Sigh. I read the Pitchfork review of the new Gorillaz album, Plastic Beach, long before I actually got the album. There were lots of red flags. The review opened with, “Forget the cartoon characters.” I thought, “Wait a minute. I like the cartoon characters.” And then there was, most damningly, “Joke’s over, Gorillaz are real.”
First off, I need to take issue with the assertion that Gorillaz are suddenly real because of Plastic Beach, their mostly boring, stylistically static new album. How were they not real when Del the Funky Homosapien was spitting the freshest rhymes of his life over Dan the Automator’s beats? How was “Punk”* not real? How was “Slow Country” anything less than real and, I might loudly add, fucking beautiful? I’ll grant that Demon Days felt a little uninspired, but we got a couple of shit-hot singles out of it (“Feel Good, Inc.” is 100% certified ass-shaking music. You can’t not shake your ass to that song) and they certainly deserve to be called “real.” And, for as disjointed and weird as that album was, it certainly didn’t feel as overlong and excessive as Plastic Beach.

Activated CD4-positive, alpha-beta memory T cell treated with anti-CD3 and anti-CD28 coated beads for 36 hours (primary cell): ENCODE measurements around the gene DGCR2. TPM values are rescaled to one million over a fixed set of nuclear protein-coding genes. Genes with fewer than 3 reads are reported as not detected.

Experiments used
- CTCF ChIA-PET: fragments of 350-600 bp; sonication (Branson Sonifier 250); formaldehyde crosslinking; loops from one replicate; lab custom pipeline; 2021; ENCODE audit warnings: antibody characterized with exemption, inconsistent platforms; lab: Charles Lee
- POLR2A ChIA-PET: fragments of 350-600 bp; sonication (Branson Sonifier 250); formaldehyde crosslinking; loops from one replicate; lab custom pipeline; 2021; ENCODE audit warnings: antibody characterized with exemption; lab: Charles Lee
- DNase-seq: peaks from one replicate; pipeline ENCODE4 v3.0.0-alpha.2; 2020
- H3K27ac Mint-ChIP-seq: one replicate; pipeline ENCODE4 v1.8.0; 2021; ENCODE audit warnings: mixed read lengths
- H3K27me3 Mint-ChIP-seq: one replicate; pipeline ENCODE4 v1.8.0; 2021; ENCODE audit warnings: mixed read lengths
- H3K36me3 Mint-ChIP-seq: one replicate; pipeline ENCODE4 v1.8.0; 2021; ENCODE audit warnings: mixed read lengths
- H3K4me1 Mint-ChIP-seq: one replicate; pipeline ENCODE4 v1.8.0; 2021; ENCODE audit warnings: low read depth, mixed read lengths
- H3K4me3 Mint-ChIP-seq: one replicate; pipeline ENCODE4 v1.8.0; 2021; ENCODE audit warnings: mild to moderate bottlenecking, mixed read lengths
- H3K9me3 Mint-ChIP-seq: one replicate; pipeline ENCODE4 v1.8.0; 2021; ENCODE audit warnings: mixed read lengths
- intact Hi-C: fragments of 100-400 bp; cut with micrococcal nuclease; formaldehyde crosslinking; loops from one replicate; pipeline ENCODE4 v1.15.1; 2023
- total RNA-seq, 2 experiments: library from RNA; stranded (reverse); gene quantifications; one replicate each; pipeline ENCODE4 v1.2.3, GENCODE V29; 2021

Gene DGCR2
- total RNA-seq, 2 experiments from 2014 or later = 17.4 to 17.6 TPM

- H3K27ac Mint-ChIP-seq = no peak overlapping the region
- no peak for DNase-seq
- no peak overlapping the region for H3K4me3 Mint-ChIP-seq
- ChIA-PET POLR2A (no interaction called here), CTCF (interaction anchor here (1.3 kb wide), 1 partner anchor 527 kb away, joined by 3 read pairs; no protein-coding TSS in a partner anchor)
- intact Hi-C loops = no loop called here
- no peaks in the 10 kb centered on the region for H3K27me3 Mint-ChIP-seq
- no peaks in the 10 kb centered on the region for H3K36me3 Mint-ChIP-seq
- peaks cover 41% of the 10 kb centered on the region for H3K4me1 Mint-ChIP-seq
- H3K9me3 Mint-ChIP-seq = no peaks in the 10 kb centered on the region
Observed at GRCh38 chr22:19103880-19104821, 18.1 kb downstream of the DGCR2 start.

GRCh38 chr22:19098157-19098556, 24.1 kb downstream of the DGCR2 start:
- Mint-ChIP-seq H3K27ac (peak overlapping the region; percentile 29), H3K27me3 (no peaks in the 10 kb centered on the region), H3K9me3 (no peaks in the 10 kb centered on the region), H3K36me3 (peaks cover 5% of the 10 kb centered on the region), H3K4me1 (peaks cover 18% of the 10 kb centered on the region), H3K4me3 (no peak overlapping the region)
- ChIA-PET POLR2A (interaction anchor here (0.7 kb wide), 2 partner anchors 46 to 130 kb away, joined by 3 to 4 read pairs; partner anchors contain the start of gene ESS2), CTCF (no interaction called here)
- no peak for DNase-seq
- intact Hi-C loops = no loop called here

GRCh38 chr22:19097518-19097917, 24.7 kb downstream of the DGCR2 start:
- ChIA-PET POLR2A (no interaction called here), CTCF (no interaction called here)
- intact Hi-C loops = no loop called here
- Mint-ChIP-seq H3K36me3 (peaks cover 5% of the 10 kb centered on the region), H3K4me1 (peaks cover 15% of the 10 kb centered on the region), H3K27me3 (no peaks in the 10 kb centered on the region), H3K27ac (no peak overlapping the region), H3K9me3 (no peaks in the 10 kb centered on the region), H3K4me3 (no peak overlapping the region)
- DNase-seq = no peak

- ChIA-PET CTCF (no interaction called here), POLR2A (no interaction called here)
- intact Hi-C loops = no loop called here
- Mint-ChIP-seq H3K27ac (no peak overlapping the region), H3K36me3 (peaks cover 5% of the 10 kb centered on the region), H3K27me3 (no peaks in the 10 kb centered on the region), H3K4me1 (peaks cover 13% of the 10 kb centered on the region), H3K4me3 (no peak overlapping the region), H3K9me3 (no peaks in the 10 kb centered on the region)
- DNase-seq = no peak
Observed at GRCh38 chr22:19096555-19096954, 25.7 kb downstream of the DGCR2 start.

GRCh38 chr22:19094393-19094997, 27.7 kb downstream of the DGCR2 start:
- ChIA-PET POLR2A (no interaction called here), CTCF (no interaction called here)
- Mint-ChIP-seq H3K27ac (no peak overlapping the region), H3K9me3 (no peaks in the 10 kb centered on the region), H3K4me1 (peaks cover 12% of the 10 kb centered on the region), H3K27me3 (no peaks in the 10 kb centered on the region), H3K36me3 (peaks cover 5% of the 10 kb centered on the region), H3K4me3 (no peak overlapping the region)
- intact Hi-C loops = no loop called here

I realized, about halfway through Snoop Dogg’s trite, uber-laconic guest spot on “Welcome to the World of the Plastic Beach”, that the first Gorillaz album (one of the not-real ones, according to Pitchfork) is the only one that I still listen to from start to finish, largely because I love – love – the fact that it is a wildly inconsistent mishmash of pop, rock, and hip-hop that is, for whatever its faults, one helluva fun album. I don’t care if the P-forkers doubt its seriousness. Pitchfork has never done much to convince me that they can tolerate “fun” or “joy” (they’re big Morrissey fans over there, you know) so it stands to reason that they would laud Damon Albarn’s most uniformly sad-sack effort since The Good, the Bad, and the Queen (an album that I actually like because it had strong, if depressing, melodies and wasn’t fucked up by the likes of Snoop Dogg**). The first Gorillaz album is like Saint’s Row 2 – it knows what it is, it doesn’t give a fuck, and it’s here to party. By way of contrast, Plastic Beach is like Animal Crossing, a game where anthropomorphic woodland creatures strive to pay off their fucking mortgages and, presumably, not douse themselves in gasoline and strike a match. The game is exactly as much fun as it sounds, and it might still be more fun than Plastic Beach.